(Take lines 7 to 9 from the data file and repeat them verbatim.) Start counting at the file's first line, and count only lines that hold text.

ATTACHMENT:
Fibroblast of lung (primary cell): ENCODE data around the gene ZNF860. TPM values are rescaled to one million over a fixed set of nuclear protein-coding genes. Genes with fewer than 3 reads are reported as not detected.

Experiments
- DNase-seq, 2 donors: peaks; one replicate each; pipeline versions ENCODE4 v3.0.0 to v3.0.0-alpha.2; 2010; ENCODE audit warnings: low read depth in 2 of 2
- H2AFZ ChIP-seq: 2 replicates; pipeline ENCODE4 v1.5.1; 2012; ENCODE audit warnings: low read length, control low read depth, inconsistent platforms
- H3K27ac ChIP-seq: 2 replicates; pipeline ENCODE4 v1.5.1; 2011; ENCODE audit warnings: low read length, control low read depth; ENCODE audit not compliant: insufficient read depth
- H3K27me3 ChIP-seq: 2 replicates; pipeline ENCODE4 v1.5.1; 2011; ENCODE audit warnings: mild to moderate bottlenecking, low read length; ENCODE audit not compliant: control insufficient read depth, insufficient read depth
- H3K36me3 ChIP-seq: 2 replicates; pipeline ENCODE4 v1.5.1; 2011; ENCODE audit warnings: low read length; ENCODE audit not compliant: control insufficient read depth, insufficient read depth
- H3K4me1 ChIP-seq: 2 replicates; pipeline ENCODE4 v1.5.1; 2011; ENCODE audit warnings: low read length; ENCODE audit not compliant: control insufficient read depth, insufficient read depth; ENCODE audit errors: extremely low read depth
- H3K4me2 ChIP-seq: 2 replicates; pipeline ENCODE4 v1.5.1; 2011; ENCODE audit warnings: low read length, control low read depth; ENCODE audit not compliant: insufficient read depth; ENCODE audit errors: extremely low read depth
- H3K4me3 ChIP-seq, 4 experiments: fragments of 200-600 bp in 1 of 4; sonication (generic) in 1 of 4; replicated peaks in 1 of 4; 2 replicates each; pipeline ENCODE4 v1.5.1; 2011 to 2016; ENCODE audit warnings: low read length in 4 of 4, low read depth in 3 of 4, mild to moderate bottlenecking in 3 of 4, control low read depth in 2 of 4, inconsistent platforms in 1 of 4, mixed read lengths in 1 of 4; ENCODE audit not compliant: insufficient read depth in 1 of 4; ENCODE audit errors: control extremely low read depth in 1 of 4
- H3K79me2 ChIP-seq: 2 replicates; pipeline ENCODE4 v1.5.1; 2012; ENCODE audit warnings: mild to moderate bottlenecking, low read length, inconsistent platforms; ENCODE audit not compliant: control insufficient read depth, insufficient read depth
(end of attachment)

- H3K36me3 ChIP-seq: 2 replicates; pipeline ENCODE4 v1.5.1; 2011; ENCODE audit warnings: low read length; ENCODE audit not compliant: control insufficient read depth, insufficient read depth
- H3K4me1 ChIP-seq: 2 replicates; pipeline ENCODE4 v1.5.1; 2011; ENCODE audit warnings: low read length; ENCODE audit not compliant: control insufficient read depth, insufficient read depth; ENCODE audit errors: extremely low read depth
- H3K4me2 ChIP-seq: 2 replicates; pipeline ENCODE4 v1.5.1; 2011; ENCODE audit warnings: low read length, control low read depth; ENCODE audit not compliant: insufficient read depth; ENCODE audit errors: extremely low read depth